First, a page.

Culture Queen Discusses Top Kwanzaa Misconceptions Got questions about Kwanzaa? You’re not alone. Here’s Kwanzaa educator Jessica “Culture Queen” Hebron’s rundown of the top five misconceptions about Kwanzaa. Misconception 1: Kwanzaa is a Religion Kwanzaa is a celebration of Pan-African family and community, not a religious ritual. “People think that if you start celebrating Kwanzaa, you're devil worshiping or you're worshiping principles instead of God. That's not true. The principles . . .
In December 2014, I attended a Kwanzaa workshop at Central Montessori School in Richmond, Virginia, that continues to resonate, across years and miles. The speaker was Kwanzaa educator Jessica “Culture Queen” Hebron, and her celebration—culturally rooted, historically aware, hands-on, and high-energy—introduced Kwanzaa to my toddler daughter in grand fashion. She transformed the gathering space with an ornate Kwanzaa table and song, dance, crafts, and stories that kept families engaged from . . .
Jessica “Culture Queen” Hebron is on a mission to make Kwanzaa fun, enticing, and effortless for families to celebrate. “We have several different black people holidays, but this is the big one,” she explains. “I think it's really cool that black people have something just for them that lasts seven days, helps you to align yourself culturally, and gives you like a cultural sense of self.” She believes that the keys to bolstering participation in the holiday she loves are to start slow and . . .
I marvel at book talk attendees. People trek from great distances, clutching worn copies of favorite reads. They stand in long lines for a brief word with (or autograph from) a favorite writer. The brave ones step to the podium to share stories or ask questions. Their remarks bring more voices and perspectives into conversation. Their contributions add welcome depth and texture to the occasion. At a Jacqueline Woodson BookPeople talk that I moderated in October, an educator in the audience . . .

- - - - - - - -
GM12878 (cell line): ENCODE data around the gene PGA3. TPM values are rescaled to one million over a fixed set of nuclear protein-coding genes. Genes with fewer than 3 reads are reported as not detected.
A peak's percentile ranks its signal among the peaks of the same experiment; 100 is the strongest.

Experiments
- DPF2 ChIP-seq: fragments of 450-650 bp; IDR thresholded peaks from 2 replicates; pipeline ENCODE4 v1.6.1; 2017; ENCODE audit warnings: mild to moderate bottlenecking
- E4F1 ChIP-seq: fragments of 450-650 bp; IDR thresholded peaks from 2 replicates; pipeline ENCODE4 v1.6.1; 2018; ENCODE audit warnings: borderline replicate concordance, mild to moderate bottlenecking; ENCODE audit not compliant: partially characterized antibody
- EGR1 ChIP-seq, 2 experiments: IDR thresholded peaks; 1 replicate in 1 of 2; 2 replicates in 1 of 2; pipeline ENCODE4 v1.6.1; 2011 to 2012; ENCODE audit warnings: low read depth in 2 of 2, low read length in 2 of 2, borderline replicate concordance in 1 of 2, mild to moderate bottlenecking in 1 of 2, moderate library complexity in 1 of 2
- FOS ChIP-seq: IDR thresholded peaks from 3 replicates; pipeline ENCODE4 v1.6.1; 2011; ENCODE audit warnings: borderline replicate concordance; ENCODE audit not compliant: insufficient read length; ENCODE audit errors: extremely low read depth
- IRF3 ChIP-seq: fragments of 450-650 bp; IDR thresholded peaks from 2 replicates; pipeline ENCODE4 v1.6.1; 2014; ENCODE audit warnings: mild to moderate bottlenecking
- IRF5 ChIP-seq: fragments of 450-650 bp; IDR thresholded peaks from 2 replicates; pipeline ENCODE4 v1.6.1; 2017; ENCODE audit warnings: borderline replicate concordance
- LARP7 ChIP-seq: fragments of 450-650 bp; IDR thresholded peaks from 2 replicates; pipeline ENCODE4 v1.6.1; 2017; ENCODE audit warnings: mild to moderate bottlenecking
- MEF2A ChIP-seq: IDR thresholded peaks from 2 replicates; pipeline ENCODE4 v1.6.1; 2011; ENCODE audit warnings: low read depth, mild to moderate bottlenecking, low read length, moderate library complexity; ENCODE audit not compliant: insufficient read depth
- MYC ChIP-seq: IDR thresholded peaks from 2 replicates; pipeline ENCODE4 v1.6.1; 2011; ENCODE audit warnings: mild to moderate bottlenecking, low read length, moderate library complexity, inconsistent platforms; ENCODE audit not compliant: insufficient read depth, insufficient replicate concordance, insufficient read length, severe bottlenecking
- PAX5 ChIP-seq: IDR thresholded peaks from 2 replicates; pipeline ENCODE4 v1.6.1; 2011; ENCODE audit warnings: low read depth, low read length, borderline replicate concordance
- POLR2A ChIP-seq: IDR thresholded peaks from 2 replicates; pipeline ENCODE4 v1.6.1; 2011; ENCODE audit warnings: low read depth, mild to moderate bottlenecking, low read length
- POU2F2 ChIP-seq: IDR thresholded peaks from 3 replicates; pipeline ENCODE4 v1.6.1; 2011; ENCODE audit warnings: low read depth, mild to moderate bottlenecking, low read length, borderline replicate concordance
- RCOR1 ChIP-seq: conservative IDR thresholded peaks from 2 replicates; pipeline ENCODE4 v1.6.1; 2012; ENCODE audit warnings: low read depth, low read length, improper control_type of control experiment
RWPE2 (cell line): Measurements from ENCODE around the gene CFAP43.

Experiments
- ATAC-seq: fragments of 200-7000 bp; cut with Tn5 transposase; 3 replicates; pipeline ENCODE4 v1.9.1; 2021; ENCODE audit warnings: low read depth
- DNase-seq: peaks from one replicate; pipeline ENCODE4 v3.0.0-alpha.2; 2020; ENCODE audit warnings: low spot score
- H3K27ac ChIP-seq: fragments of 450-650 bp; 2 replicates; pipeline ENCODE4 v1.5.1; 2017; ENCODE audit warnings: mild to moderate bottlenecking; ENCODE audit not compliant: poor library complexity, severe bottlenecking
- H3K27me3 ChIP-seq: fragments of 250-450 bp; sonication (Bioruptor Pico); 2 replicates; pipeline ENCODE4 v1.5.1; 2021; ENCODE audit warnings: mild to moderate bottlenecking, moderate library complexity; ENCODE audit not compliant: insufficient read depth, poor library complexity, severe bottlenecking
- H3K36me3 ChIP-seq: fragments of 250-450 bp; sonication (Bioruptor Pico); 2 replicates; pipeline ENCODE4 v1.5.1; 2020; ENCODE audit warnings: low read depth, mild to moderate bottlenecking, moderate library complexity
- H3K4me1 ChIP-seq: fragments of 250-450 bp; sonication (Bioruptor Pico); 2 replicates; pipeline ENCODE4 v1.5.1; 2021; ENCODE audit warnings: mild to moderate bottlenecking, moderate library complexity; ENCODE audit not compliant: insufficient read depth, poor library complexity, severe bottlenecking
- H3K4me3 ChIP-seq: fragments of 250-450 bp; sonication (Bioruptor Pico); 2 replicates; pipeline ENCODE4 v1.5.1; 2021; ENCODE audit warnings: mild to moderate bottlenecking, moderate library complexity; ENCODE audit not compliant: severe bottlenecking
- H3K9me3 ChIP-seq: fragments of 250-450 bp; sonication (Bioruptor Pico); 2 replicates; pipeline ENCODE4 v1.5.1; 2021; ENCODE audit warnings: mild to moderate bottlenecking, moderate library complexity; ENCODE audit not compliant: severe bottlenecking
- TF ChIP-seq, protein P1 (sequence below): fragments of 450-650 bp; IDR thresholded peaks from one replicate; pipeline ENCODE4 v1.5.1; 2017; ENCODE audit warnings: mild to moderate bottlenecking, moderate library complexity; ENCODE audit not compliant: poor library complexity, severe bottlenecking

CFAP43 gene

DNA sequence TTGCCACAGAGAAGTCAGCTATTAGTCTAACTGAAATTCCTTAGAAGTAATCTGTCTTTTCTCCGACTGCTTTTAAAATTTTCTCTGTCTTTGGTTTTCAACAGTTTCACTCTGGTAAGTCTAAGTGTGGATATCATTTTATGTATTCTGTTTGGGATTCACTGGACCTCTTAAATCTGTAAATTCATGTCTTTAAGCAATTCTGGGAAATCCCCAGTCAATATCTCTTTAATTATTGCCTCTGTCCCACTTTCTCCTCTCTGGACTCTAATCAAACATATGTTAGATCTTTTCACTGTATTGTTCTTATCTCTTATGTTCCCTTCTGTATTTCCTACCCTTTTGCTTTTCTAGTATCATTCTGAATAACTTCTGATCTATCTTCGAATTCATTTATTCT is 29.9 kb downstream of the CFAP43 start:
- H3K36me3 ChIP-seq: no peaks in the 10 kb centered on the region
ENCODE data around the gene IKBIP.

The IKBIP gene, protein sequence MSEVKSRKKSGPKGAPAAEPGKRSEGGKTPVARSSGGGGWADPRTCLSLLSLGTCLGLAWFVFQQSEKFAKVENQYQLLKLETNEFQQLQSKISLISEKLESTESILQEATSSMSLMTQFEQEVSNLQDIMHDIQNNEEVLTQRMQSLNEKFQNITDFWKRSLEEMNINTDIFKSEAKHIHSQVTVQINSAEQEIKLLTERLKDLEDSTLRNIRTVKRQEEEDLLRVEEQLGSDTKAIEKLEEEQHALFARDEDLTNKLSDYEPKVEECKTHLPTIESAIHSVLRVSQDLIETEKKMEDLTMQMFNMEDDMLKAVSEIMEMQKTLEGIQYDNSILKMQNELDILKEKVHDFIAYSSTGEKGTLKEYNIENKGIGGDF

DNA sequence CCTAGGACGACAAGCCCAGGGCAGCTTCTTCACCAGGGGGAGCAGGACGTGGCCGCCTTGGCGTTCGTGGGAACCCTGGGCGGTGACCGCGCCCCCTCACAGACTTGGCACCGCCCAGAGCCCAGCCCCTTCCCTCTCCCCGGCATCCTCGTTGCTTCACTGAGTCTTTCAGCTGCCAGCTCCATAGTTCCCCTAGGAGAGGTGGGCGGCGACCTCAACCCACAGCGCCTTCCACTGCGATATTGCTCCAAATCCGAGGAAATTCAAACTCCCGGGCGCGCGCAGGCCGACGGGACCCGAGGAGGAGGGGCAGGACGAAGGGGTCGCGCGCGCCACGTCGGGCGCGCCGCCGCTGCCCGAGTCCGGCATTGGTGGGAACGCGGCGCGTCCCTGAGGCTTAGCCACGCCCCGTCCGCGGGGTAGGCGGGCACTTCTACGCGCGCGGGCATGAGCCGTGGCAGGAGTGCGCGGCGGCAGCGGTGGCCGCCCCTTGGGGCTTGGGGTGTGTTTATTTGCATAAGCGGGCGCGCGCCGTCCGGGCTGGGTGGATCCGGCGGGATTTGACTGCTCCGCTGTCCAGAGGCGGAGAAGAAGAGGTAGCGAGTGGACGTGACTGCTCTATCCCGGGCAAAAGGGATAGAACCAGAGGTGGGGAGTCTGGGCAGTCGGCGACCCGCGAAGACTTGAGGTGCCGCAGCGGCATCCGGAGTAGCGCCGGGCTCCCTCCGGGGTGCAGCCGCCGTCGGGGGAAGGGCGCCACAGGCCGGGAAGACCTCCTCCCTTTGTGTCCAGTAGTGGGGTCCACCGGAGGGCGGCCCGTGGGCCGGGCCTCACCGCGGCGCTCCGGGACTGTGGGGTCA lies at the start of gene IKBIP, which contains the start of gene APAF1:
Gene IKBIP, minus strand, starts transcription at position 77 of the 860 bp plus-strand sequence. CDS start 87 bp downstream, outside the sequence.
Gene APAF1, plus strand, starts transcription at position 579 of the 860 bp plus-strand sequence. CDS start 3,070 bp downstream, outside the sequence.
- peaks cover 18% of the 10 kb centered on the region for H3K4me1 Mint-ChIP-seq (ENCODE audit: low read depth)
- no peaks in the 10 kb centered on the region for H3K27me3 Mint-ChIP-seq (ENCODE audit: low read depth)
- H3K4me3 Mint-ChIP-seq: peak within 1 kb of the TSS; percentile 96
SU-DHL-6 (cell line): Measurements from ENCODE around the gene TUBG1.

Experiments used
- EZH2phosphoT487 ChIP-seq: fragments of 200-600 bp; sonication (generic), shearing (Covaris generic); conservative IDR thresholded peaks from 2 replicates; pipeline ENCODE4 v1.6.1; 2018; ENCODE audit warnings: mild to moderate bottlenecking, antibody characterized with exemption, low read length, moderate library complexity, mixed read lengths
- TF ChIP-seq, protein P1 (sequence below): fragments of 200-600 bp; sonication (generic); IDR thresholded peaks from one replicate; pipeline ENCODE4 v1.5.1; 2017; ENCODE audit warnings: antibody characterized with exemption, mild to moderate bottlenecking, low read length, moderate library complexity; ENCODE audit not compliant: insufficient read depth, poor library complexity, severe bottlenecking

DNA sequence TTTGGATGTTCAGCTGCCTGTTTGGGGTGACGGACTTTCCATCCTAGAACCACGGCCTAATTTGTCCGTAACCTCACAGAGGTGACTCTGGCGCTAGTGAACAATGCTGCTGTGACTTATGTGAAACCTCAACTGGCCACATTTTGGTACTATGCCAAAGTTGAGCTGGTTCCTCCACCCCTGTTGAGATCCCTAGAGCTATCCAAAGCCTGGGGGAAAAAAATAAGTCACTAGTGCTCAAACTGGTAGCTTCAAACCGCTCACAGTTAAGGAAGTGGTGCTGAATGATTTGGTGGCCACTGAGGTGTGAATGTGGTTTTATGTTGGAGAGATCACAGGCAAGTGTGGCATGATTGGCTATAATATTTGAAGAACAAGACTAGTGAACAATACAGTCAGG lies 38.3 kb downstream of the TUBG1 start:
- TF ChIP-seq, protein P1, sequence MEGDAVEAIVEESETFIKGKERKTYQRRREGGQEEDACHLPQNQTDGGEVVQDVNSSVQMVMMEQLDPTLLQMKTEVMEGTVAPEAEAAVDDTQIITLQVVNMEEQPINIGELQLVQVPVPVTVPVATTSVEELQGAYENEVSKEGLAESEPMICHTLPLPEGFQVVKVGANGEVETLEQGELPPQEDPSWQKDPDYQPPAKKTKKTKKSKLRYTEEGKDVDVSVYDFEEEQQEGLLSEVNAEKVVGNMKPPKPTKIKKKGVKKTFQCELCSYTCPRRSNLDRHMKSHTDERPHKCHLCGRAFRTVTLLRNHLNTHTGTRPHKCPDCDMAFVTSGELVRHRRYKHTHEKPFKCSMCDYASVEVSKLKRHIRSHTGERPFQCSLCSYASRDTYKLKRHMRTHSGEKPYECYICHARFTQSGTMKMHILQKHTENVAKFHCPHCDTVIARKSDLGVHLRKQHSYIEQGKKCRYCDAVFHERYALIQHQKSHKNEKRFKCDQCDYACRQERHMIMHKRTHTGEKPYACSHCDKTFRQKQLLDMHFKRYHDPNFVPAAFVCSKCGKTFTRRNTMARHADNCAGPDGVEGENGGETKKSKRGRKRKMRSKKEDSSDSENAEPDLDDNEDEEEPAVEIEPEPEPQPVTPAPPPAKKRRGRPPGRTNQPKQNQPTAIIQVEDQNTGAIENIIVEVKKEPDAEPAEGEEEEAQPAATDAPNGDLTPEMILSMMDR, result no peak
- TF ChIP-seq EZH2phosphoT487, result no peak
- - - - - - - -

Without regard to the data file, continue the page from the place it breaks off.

When people ask what my favorite book is, I always respond with Jacqueline Woodson’s 2012 picture book Each Kindness. But truth be told, everything she writes, from picture book to poetry to novel, is wonderful. Each new work prompts me to consider central questions of who we are, why we are, and how we can grow for the better. And, because I adore her writing and her advocacy for reading, I interview her every chance I get. Here’s an excerpt from our October conversation about her novel Red . . .
Emphatic and unsparing, Kiese Laymon’s Heavy explores the weight of wellness in a culture obsessed with lean. His expansive intelligence and fluid prose bear up to haunting family secrets and American deceptions with deep, potent wells of beauty, humor, and empathy. Initially conceived as a weight-loss story chronicling his family’s struggles with food and violence, the writing of Heavy, which was recently named a finalist for the 2018 Kirkus Prize for Nonfiction, got murkier . . .